Jonathon Keats says growing out of childhood was “probably the worst thing that ever happened to us, certainly the most traumatic.” Even we re-enter states of naivete and wonder, our impulse as adults is to hide that precociousness from the outside work lest our peers interpreted it as immaturity or denseness. In this video, Keats explains why asking questions from this perspective helps us gain a new approach in solving the problems in our lives. For example, Keats walks us through one of his most famous experiments, the Honeybee Ballet, which began as a simple naive question: “Could I choreograph a ballet for another species?” Keats then built from his absurd starting point, eventually exploring the not-so-absurd topic of “how we live within a world that is as complex as ours in harmony with other species.”
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Transcript: Happily we all have at least one thing in common. We were all once children. We grew out of it probably the worst thing that ever happened to us, certainly the most traumatic. But I think that we can all find our way back into that space. In fact I think that we all every now and then have that guilty pleasure of thinking like a child, which we do our best not to mention in public, not to get too much credence to. But I think that we can give credence to that even if we don’t want to admit it necessarily to our superiors or some of our friends probably would think twice about associating with us if they knew that we were as naïve as we really are. But we can still, for own sake, the back of our mind ask those sorts of questions and let them play out. We can fully develop them. And even if it’s only in our own minds that we are fully developing them that process can take us to something that is more concrete, something that is more actionable in an adult responsible world that we don’t really need to say we came to it through that naïve question. We only have to then take up where it got us and make use of that in terms of solving the problems within our lives. Whether they be personal or whether they be at the level of making the most of the world in which we work.
Several years ago I got to be very interested in honeybees and the extraordinary talent that they have for dancing. They’re better dancers than us, they’ve been doing it a lot longer and they certainly seem to have dance as their culture to a greater extent than probably any other species. So I got to thinking about whether there was a way to work with honeybees collaboratively, making use of their dance in a way that would choreograph it is we do amongst ourselves for human audiences. The way in which they dance is determined by where flowers are to be found. And that information can be used as a way of marking a dance that they might be able to perform. So what I did was I studied extensively the language of bees, the language by which they indicate to others where flowers are to be found so that others can then go and find those flowers and, in the process of pollinating them, bring back more nectar or more pollen for the hive. And having decided on some basic geometric arrangements for my dance that I was going to provide for the bees, I worked out where hives were in the city of San Francisco relative to places that I might plant flowers. And then mapped out specifically where the flowers should be planted as a way of choreographing, of marking in their own language according to their own way of moving what sorts of moves might follow others in a way that aesthetically speaking to me at least seemed like it might appeal to them.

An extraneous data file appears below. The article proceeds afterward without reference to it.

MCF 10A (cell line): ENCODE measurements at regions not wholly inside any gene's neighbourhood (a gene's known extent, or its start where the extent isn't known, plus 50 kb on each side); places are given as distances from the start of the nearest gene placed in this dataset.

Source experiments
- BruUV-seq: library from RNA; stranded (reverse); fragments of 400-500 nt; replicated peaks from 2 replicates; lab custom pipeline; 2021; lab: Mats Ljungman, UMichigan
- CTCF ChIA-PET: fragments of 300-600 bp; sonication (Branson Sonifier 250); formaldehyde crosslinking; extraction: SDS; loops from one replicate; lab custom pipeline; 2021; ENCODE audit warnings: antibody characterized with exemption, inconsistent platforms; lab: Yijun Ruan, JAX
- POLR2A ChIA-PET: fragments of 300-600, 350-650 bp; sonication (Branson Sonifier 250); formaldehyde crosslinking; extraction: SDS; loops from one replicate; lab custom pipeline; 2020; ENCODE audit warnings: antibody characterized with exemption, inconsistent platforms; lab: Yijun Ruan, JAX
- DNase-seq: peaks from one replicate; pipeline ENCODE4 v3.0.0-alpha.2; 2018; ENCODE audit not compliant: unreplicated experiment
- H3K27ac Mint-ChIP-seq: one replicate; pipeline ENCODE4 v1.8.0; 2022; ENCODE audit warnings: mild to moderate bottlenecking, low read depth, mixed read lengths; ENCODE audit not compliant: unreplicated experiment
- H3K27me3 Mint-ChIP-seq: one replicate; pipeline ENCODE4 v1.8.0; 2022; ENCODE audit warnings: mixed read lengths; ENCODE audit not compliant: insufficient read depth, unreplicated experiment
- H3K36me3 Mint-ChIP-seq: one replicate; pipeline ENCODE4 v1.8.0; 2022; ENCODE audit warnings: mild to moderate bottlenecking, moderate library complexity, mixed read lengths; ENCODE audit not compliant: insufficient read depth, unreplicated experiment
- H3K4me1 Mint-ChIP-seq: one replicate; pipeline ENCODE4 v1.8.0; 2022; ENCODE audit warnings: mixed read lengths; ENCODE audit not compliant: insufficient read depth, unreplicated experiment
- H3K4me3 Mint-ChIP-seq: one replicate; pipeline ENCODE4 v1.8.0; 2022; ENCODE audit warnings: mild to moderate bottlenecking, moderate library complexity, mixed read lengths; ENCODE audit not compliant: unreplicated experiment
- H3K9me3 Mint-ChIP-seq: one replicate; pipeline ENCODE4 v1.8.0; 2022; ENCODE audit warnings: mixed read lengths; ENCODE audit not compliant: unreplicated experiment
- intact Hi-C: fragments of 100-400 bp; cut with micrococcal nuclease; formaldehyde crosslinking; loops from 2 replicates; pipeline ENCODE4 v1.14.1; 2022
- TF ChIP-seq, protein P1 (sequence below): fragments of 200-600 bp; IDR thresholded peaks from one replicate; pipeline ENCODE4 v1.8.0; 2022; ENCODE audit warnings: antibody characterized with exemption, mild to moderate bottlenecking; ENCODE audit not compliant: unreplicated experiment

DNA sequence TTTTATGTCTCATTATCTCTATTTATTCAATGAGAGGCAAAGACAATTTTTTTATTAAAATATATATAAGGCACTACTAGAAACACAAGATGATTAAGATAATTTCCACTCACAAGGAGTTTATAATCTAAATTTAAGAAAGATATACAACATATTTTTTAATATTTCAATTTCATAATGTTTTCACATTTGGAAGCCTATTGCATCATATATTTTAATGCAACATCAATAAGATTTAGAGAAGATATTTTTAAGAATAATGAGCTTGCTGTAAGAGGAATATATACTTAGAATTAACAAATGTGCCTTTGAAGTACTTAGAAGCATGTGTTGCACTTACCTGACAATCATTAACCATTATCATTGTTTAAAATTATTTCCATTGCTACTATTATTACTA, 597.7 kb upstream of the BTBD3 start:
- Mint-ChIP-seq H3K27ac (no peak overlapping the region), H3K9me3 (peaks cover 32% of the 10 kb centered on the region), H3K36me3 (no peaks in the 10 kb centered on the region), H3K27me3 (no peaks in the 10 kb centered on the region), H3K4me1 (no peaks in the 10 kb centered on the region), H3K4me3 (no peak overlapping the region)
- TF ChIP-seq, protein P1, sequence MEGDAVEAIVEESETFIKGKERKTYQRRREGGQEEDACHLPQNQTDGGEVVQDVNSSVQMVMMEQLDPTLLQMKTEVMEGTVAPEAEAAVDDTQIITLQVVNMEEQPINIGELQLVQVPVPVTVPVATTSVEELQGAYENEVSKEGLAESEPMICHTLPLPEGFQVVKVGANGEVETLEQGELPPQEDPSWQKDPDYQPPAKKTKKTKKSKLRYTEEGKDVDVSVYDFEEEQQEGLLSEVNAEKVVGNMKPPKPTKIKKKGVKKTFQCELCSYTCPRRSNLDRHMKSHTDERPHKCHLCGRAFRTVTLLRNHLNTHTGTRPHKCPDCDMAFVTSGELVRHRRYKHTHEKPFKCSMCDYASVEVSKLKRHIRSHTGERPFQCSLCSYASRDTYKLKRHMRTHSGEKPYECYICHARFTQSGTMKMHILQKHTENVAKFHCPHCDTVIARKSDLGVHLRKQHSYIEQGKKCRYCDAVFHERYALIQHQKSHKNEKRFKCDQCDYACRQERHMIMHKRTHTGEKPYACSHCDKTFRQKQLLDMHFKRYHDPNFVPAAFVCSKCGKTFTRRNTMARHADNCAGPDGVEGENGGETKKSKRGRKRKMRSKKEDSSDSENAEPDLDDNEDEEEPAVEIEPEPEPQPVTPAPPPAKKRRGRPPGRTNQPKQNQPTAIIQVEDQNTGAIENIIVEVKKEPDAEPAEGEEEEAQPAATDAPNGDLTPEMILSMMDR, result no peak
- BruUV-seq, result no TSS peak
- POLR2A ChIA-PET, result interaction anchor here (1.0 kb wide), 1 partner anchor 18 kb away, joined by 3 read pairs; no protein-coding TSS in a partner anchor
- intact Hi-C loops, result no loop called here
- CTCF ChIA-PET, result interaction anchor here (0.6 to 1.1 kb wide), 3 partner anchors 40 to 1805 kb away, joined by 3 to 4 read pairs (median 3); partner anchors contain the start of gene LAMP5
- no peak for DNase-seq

All of this was done with total freedom as far as the bees were concerned to follow my suggestions or not and also without any sort of obligation to perform for us. That is to say that I mapped it out and then working with some collaborators went and planted flowers and I made a map, which was available for human audiences if they were interested in seeing what the bees were up to. But there were no cameras in the hives; there was no way in which we would be able to watch what they were doing. It wasn’t some sort of minstrel show; it wasn’t some sort of a performance for us. It was a performance that was offered to the bees for their own amusement, for their own interest, their own edification such that then they might find the aesthetic in their dance and move beyond simply using dance in a utilitarian way for finding where flowers were to making that an interval part of their culture at the level in our culture. [TRANSCRIPT TRUNCATED]
Directed/Produced by Jonathan Fowler, Elizabeth Rodd, and Dillon Fitton